Laying a foundation for women in Detroit hip-hop

The narrative of women in hip-hop, awash in degradation and marginalization, hasn’t always been pretty. The culture often portrays women as sex objects, girlfriends, consumers, everything but artists and producers with their own voices. Of course, there have been women that have broken the mold, but there is still much work to be done – particularly here in Detroit.

Piper Carter noticed the lack of female MCs in Detroit, so in 2011 she started a “No Misogyny” open mic hosted in the 5E Gallery, just for women. Now she’s taken those initiatives to the next level, launching the Foundation of Women In Hip Hop.

“The space of Hip Hop is primarily men, and when you hear the word ‘woman,’ it’s either in a sexual sense or a negative sense,” Carter tells BLAC, “Women’s voices are really missing. So what we are doing is moving women from primarily just being consumers, to being producers.

“Now there’s lots of women who make music and there are lots of women who identify as hip-hop,” Carter adds. “But because of the landscape of how things are, a lot women become marginalized or must become this certain image of what the dominate society should be looking like or should be saying. “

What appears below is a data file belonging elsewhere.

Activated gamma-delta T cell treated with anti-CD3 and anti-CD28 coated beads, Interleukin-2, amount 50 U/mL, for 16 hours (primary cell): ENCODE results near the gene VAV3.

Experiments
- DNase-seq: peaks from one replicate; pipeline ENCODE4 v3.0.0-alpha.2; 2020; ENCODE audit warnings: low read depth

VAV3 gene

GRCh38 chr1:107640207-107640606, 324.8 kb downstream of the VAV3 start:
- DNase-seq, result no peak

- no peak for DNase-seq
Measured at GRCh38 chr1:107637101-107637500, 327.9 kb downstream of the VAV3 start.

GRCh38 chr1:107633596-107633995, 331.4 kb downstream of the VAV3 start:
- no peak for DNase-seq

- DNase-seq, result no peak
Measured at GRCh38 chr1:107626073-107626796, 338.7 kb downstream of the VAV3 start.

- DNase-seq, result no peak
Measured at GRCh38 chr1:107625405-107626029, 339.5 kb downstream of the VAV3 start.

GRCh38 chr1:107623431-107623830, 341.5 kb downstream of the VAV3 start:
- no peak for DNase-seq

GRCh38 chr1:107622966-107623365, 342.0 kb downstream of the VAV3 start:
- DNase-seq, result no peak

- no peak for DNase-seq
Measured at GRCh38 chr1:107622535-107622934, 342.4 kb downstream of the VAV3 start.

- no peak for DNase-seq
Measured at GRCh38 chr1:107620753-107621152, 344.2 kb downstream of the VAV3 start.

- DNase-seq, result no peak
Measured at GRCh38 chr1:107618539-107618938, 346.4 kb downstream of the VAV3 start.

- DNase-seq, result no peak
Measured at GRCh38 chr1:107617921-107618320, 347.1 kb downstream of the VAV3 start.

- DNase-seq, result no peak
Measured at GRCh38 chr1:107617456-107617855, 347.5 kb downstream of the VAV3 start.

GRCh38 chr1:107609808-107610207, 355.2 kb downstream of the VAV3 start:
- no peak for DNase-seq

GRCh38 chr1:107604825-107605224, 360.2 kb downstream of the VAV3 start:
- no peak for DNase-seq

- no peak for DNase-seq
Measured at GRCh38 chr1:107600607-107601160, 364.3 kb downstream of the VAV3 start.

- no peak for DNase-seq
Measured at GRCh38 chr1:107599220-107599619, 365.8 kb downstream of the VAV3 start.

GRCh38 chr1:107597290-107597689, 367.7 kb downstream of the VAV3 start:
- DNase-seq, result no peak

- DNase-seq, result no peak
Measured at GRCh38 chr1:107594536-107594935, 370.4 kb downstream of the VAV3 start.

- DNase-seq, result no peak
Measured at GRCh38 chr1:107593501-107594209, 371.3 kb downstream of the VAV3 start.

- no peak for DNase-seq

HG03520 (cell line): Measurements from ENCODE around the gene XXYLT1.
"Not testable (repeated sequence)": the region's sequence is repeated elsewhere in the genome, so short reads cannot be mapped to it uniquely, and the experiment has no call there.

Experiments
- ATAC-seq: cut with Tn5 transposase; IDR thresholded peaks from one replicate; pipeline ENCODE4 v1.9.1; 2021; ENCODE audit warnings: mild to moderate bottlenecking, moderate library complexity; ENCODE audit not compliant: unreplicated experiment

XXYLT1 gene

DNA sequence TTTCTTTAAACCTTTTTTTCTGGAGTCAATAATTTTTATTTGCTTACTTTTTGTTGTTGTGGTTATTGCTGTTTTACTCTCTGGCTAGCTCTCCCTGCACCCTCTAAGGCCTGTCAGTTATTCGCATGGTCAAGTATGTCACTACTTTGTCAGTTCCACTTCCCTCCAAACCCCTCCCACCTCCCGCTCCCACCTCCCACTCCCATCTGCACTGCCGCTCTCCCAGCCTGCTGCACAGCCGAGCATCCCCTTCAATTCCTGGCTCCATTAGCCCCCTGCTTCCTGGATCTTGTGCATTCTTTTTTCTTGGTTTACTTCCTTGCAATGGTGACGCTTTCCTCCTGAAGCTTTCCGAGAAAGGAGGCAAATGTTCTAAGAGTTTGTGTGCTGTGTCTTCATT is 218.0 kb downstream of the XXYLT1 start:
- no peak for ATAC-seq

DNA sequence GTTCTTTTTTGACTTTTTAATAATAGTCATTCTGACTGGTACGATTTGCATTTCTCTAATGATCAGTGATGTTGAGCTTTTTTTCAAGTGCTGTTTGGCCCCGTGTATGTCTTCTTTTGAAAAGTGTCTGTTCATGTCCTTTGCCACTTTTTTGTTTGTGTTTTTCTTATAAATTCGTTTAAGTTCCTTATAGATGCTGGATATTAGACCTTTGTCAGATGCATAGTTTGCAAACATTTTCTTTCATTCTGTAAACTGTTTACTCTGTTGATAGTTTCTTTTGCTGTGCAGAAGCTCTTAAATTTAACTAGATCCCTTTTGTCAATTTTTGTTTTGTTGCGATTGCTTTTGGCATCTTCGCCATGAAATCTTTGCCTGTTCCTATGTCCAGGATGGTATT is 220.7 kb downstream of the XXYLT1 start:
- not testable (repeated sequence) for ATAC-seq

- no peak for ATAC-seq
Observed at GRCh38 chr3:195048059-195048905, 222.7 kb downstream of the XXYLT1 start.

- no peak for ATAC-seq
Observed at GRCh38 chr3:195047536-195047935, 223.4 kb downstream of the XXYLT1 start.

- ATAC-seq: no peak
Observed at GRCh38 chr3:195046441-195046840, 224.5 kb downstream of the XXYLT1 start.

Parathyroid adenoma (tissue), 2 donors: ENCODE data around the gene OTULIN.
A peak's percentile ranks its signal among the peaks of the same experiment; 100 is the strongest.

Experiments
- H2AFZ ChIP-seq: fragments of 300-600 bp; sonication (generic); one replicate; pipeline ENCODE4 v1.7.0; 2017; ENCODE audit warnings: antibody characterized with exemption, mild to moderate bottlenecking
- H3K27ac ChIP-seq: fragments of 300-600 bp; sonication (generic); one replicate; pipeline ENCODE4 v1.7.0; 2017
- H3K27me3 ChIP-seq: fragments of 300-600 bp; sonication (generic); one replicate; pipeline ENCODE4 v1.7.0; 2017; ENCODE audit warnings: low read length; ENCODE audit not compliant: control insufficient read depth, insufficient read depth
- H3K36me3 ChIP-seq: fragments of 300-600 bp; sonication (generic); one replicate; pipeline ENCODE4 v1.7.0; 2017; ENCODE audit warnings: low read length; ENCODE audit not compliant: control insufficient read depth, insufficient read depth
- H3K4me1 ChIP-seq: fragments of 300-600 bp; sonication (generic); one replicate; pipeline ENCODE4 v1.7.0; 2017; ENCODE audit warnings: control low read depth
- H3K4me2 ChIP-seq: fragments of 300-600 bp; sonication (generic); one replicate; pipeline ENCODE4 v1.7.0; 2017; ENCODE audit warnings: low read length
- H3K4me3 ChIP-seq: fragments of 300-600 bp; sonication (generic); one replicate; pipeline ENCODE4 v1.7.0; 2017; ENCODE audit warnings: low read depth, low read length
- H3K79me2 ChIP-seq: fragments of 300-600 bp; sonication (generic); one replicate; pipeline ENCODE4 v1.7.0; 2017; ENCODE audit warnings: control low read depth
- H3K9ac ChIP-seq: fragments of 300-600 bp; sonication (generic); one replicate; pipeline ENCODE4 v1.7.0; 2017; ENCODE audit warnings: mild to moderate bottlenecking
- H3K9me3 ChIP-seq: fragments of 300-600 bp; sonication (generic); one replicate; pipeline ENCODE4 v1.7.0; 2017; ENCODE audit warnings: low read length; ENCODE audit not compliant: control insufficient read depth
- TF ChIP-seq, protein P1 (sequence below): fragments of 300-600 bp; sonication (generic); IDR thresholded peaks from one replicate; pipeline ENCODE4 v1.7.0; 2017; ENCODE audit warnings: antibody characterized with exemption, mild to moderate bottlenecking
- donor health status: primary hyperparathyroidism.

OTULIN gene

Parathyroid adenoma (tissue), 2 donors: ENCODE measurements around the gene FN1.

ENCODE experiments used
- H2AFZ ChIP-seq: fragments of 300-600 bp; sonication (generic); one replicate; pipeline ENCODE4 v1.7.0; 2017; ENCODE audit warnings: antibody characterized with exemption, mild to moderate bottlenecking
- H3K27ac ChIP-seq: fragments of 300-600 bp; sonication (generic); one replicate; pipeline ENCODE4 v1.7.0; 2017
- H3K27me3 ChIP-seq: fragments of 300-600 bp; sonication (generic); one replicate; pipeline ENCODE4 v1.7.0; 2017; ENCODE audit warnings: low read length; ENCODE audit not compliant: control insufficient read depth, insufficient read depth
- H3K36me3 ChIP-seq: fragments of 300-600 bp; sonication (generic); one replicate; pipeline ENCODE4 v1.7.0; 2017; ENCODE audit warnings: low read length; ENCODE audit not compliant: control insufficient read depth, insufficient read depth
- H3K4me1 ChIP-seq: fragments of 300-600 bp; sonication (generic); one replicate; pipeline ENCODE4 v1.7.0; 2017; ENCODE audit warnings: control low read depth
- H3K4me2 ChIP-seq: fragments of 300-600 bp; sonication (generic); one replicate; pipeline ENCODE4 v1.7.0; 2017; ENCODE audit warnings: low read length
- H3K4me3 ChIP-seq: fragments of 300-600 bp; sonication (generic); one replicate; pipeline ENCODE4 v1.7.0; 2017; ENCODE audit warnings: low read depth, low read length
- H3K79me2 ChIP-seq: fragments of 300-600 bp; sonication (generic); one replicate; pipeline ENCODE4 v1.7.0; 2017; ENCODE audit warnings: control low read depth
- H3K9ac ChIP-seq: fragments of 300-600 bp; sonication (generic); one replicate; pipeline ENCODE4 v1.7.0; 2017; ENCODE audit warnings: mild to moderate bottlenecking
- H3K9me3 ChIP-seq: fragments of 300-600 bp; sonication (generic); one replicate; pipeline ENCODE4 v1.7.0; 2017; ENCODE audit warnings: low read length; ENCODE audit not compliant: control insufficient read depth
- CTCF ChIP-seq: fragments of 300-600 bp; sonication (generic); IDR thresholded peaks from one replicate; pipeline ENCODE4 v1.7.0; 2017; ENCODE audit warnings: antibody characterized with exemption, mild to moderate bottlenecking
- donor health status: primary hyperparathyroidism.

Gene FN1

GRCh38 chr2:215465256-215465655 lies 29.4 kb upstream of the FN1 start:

The Foundation of Women In Hip Hop believes in showcasing the powerful artists that reflect the narratives of the everyday woman. The foundation is launching its first women in hip-hop conference as part of the larger Allied Media Conference in Detroit’s Midtown neighborhood this month.


The three-day conference will feature a live concert, b-girl battles, a film screening, workshops, panel discussions on breaking into the industry, a graffiti showcase with live painting, a pre-show DJ, vendors and more.

“One main goal is to locate people who have shown a high-quality level of performance, to showcase people who are experts in their field, and to share that expertise with others. That’s the conference part, ” Carter says. “The concert will have a showcase of artists who reflect various narratives besides the stereotypical narratives that we hear from women. They bring a high level of excellence to the field and they’re incredible to listen to and experience as artist.

“There is a stereotypical ideal of what women should be. What we are bringing is our own narrative and our own stories.”

All events during the Allied Media Conference will be held at the Wayne State University Student Center, 5221 Gullen Mall, Detroit. Admission for all three days is $150 and includes all access to the Women in Hip Hop Conference and other Allied Media Conference programming full program for the week.

The concert will be held June 17 at 7:00 p.m. inside of The Garden Theatre, 3929 Woodward Ave., Detroit. The concert will be hosted by jessica Care moore, with performances by Rapsody, Mama Sol & The N.U.T.Z., and Mahogany Jones. Tickets for the concert range from $10-$75.

Join the movement at and purchase your concert and conference tickets at To find out more information about the Allied Media Conference, visit 

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